By Matt Brunson
DIRECTED BY Todd Phillips
STARS Bradley Cooper, Ed Helms
It's what's known as putting matters in perspective. Folks who regularly bash Judd Apatow for his various endeavors need only catch The Hangover to see that it's unfair to dismiss the former's pictures simply because they refuse to always toe the politically correct line. What's more, the majority of Apatow's films benefit from fluid plot developments, interesting characterizations, and gags that remain funny even in retrospect conditions not enjoyed by this slapdash effort from the director of the similarly idling Old School.
Scripted by the team of Jon Lucas and Scott Moore (Ghosts of Girlfriends Past), The Hangover finds the soon-to-be-married Doug (Justin Bartha) heading to Las Vegas to enjoy a final blowout romp with his three buddies: henpecked Stu (Ed Helms), dimwitted Alan (Zach Galifianakis) and prickish Phil (Bradley Cooper). But after a night of wild partying, the three groomsmen wake up to discover that the husband-to-be is MIA. For reasons later explained, the trio don't recall anything that happened the previous night, so they stumble around Vegas trying to piece the mystery together, a taxing jaunt that puts them in contact with two sadistic cops, a sweet-natured hooker (Heather Graham), and a pissed off Mike Tyson (as himself).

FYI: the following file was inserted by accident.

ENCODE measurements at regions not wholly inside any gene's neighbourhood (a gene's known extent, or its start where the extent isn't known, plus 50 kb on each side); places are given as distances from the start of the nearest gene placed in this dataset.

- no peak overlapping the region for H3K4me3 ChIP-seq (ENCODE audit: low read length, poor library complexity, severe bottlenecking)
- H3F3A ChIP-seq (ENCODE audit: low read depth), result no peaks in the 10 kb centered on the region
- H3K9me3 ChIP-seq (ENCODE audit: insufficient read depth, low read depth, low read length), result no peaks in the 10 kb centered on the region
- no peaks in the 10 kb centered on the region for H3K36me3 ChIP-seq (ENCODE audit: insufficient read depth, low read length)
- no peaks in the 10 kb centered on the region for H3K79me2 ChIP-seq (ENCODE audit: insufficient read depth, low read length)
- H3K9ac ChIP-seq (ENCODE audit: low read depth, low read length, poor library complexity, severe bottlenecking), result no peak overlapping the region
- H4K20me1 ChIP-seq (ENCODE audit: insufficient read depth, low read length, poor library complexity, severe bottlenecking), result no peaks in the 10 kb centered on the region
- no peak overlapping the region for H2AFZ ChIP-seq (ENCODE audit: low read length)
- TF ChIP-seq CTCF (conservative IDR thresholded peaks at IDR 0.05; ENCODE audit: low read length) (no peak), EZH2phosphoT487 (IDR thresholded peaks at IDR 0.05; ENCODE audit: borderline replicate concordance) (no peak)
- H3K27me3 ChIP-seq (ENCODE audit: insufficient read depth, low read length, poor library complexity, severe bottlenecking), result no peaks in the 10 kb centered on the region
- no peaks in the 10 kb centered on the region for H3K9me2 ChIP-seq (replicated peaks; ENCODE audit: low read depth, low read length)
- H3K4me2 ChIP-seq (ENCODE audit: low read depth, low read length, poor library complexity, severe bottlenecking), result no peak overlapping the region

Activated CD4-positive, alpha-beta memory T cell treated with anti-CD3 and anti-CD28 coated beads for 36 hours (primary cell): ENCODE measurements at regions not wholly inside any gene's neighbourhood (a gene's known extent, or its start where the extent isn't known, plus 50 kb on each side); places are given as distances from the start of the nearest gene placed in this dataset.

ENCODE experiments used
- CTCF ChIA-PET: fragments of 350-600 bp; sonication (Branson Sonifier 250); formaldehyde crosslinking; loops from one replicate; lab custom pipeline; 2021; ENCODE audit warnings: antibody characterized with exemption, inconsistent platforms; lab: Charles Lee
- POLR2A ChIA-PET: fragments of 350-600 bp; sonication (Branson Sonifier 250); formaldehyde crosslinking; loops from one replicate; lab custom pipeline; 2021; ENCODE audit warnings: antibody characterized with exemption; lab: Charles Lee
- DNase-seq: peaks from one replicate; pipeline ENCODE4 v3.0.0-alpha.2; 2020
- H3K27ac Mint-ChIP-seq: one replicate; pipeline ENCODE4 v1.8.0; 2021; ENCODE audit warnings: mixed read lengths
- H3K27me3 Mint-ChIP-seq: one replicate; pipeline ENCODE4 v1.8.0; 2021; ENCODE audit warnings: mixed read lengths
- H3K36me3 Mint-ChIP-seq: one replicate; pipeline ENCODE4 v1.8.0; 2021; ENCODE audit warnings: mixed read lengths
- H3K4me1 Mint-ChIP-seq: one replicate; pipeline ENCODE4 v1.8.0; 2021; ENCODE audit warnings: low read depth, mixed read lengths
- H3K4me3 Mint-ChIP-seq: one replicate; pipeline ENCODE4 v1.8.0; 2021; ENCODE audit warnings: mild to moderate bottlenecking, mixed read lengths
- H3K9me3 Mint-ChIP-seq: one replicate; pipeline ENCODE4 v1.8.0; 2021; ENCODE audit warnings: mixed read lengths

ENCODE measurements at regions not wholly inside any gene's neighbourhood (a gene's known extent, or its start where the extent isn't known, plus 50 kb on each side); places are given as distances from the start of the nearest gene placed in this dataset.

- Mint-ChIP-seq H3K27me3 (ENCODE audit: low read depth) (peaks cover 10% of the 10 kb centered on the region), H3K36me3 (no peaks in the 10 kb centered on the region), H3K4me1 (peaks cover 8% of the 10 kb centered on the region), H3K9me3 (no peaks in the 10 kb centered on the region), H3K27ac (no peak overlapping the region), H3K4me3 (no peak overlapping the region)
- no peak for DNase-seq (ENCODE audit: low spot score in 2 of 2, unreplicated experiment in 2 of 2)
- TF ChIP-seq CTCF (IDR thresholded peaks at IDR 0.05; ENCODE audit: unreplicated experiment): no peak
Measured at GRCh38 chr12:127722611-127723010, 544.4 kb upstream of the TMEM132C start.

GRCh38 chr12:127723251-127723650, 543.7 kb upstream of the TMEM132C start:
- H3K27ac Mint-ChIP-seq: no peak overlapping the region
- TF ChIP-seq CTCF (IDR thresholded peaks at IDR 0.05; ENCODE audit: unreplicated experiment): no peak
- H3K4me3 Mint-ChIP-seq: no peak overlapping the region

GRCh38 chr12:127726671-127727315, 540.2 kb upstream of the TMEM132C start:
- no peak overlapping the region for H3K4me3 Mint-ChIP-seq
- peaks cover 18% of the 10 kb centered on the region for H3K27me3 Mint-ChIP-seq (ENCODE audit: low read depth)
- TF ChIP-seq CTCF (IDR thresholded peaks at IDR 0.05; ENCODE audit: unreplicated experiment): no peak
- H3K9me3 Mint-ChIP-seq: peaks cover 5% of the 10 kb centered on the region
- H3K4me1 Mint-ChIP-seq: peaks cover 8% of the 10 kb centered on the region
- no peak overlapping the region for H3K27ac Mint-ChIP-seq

That a convicted rapist like Tyson would be showcased in such fawning, reverential fashion ("He's still got it!" admires Stu after the former boxer decks Alan) pretty much reveals the mindsets of the filmmakers and their target demographic. This represents the worst sort of pandering slop, the type that appeases impressionable audiences who don't even realize they're being insulted. It insinuates that practically every man is a shallow asshole who revels in his Neanderthal habits, and that every woman falls into the category of shrew or whore.
Again, contrast this with, say, the characters played by Steve Carell and Catherine Keener in The 40-Year-Old Virgin or Paul Rudd and Leslie Mann in Knocked Up recognizably flawed people who nevertheless remain likable and interesting enough to earn our sympathies. The dipshits on view in this film are neither funny enough nor engaging enough to command our attention as they wander through a series of set-pieces that reek of comic desperation rather then genuine inspiration (as evidenced in Old School and at least three times here, director Todd Phillips seems to believe that seeing a homely man naked is automatically a gut buster). Honestly, if I wanted to hang out with such backward clods, I'd save the ticket price and just go trolling in frat houses.